Balkans: My first experience at being outraged at the action/in-action of my country. I didn’t understand what the hell we were doing, and I boldly spoke my mind to anyone who would listen. Mostly people didn’t care. It didn’t really hit their radar screens, even with constant stories about the dead, tortured, abused, etc. I felt like the whole thing sort of faded away, and no one really ever truly paid attention. In reality, though, I think it was more of an academic thing for me - I was emotionally affected, but not really attached to the reality of it all. I was enraged, but not to the point where I really did anything effective.

Rwanda: More rage at our inaction. Was it racism this time that kept us from stopping this genocide?

Somalia: I didn’t truly understand the politics and history behind what happened there till I read about it years later. I remember being horrified at what happened – and I remember it being the catalyst for not interceding in other countries. Yet we continued to bomb Iraq in the “no-fly zones.” I began to feel confused and to try and pay more attention to the various "foreign policies" of our country.

Kosovo: My first experience with two factors together: my own brother being involved in the military action, and my being against the American bombing of the country. I felt quite conflicted because I was proud of my brother and I knew he was serving his country, but I was very much in disagreement that the wholesale bombing taking place was necessary. For the first time, I accessed independent media for my news, and I paid attention to everything that happened. For the first time I actively protested the actions of my government in an intervention situation. I wasn’t as scared for my brother, at that time he was not on the front lines, but I worried for his psyche if he were to know whether or not he’d contributed to the killing of innocents. He never knew if he was, and I was glad for that.

Afghanistan: I was absolutely against the rush into bombing this country in response to 9/11. Our “installing democracy” again seems to have come to a fizzling end with no one paying attention to the fact that we dropped the ball and don’t care because we started our own new game. Brother Jon once again served in “Operation Enduring Freedom,” but again, though he was there, he was in the back lines and I wasn’t as worried about him. I actively protested the US action, and I actively and publicly dissented. But I don't remember feeling as much conflict, I think because up until about 6 months ago, I was very determinedly against the whole "war on terror" thing and felt strongly enough about it that my emotions centered on anger, dismay, cynicism, etc. I was not yet a mother.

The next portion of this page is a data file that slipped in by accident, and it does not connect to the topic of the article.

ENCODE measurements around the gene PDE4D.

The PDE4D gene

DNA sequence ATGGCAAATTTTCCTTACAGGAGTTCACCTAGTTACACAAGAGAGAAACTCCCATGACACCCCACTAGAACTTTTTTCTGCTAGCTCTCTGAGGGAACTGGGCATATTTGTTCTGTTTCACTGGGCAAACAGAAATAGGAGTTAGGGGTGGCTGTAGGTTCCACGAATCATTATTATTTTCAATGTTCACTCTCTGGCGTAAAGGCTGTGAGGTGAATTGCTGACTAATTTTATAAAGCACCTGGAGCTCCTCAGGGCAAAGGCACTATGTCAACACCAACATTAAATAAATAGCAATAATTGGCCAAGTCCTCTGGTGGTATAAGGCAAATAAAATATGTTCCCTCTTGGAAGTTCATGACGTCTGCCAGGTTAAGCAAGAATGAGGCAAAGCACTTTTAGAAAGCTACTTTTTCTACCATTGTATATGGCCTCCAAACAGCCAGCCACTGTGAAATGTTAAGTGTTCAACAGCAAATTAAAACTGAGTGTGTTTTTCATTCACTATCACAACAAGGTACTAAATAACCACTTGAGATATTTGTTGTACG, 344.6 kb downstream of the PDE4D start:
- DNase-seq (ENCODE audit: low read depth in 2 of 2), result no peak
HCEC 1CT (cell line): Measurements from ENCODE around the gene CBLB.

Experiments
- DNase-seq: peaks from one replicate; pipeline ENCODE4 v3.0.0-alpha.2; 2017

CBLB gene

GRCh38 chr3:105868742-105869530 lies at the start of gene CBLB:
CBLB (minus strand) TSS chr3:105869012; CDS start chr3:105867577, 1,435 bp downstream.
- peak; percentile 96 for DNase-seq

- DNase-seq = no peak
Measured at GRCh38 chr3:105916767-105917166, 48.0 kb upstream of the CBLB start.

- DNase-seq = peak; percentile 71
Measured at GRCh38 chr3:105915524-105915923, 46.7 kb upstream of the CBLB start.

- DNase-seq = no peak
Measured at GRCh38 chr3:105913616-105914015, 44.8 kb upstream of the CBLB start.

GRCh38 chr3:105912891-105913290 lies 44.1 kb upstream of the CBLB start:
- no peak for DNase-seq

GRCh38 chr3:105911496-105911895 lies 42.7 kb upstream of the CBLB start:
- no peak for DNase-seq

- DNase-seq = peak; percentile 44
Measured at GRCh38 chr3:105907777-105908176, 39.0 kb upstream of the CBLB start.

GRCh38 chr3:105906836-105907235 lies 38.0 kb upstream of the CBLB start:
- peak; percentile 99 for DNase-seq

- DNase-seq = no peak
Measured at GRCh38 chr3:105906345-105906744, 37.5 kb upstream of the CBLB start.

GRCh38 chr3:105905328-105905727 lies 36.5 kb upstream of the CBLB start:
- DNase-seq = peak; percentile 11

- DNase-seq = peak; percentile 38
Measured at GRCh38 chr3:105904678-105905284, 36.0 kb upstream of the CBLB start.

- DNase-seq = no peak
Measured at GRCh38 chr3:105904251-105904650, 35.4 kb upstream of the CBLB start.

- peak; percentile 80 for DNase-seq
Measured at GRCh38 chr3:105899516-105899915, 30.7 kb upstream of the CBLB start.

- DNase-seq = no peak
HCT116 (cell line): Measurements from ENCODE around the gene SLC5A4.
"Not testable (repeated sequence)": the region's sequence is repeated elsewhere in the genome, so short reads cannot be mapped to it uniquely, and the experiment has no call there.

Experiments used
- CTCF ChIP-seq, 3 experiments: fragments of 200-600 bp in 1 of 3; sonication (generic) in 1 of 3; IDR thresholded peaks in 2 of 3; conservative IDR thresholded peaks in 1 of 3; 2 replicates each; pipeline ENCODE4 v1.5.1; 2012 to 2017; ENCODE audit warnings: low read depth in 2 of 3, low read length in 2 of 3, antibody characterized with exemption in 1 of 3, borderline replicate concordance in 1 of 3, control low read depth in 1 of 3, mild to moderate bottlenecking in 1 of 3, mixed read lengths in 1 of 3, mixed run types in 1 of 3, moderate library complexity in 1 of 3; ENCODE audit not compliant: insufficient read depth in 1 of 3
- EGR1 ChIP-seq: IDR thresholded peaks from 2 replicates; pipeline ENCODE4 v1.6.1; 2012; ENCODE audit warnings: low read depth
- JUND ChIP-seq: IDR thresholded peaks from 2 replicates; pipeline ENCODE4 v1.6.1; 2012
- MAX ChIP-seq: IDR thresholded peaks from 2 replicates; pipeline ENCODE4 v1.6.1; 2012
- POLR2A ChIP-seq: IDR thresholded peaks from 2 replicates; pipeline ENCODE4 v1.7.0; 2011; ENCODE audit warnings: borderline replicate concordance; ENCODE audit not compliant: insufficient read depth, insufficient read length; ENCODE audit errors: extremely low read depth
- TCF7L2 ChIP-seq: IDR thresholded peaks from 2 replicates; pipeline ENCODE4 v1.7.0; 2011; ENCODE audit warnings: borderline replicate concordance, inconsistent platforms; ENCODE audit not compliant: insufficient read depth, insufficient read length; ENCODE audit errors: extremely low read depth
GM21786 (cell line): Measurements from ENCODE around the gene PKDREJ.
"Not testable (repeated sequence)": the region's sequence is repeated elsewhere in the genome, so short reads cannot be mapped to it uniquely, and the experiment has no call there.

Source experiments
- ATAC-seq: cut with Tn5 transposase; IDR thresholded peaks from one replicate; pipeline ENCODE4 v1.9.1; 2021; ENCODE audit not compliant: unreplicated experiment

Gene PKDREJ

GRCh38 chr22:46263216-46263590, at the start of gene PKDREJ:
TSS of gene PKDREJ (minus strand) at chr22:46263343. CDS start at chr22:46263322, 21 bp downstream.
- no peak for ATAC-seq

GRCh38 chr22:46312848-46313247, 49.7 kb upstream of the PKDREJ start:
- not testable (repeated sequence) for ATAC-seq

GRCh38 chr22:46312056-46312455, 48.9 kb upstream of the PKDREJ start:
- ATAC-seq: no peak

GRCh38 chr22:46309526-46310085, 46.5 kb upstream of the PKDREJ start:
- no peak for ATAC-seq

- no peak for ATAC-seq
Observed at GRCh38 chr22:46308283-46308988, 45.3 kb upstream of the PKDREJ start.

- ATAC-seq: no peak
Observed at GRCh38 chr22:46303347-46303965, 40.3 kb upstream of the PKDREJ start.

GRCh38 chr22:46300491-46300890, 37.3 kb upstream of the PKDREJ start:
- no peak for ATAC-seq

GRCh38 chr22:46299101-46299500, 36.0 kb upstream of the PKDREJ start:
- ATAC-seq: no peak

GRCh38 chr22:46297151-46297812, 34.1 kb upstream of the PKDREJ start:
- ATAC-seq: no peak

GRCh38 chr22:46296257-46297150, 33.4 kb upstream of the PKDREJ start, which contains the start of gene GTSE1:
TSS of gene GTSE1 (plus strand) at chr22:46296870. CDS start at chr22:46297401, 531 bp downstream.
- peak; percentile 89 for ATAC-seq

Now. I feel so much more emotion. I think because of the combination of all the things together: my anger about the policies, my disgust with the way we ignore the rest of the world, my fear for the soldiers, my fear for the Iraqis, my worry that we will carry on this policy of “pre-emptive war” on any country we deem “pre-emptible;” my fear that we won’t carry on this policy and we’ll be seen for the oil/money-grubbing-“let’s-distract-them-from-that-war-on-terror-we’re-never-going-to-win” leech that our government is, my concern about what kind of world my child is going to grow up in, my determination to continue protesting, and sometimes my total ambivalence.

In the end, I guess for everyone it’s a situation of blundering through the best we can. However we deal with each moment as it happens is however we deal with it. No one is right or wrong in how they feel, they just feel that way. If you’re angry one moment, cynical the next, joking the next, sad and crying the next – it’s all a part of experiencing it instead of retreating from it. I think that bloggers have an advantage in that they are used to experiencing instead of retreating. In that way, the blogosphere may handle the weight of what is to come much better than the outside world, and for that reason I’m really glad I’m here. It sort of feels like there’s a net beneath me – I can jump off the cliff of exploring the various things that pop into my mind and know that I will land softly on my blog and I’ll bounce back up again.

How was that for introspection? Now, back to our regularly programmed show…